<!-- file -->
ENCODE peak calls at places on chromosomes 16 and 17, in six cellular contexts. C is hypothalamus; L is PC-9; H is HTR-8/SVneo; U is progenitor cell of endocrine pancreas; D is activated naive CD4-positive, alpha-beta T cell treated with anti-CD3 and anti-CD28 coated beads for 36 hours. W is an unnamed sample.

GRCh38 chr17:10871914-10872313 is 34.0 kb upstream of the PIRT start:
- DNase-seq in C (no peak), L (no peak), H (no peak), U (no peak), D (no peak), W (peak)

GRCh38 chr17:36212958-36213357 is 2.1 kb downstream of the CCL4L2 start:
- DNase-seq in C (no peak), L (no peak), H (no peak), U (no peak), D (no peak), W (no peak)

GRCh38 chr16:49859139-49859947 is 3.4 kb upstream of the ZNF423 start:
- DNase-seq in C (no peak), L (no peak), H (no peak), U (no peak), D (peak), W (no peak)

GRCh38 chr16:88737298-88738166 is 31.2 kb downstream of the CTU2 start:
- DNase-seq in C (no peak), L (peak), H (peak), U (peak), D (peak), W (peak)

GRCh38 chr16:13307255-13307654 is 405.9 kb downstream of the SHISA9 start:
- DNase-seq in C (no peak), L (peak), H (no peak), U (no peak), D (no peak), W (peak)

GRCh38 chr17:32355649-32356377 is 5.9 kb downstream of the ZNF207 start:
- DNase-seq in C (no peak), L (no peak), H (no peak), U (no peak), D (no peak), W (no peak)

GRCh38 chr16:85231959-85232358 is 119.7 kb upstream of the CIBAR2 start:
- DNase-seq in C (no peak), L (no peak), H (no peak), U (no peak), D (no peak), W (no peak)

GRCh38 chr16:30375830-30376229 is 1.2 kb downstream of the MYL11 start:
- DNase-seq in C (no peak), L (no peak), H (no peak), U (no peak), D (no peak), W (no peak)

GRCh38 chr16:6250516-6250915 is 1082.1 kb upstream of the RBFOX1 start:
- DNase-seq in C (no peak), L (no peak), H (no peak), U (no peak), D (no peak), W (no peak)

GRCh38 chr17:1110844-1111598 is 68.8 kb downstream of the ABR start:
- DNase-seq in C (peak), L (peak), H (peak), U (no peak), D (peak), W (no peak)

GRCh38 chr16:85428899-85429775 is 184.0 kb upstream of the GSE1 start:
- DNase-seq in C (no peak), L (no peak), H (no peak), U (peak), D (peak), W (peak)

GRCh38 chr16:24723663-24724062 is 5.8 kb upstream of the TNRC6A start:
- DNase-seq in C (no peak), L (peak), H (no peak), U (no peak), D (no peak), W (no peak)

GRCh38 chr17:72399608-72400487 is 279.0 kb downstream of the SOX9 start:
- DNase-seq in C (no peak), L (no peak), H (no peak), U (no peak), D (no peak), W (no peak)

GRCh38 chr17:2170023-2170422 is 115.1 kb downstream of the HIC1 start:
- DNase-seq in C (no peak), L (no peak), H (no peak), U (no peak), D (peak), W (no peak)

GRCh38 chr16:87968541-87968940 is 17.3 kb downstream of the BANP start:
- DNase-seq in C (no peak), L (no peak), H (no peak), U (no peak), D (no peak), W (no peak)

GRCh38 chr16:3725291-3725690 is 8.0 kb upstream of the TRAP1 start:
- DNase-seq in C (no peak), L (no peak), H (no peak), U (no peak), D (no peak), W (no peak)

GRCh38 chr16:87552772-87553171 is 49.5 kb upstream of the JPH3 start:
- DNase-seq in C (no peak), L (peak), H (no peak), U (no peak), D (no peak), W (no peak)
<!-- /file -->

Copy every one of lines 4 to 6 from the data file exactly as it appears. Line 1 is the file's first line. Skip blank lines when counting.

GRCh38 chr17:36212958-36213357 is 2.1 kb downstream of the CCL4L2 start:
- DNase-seq in C (no peak), L (no peak), H (no peak), U (no peak), D (no peak), W (no peak)

GRCh38 chr16:49859139-49859947 is 3.4 kb upstream of the ZNF423 start: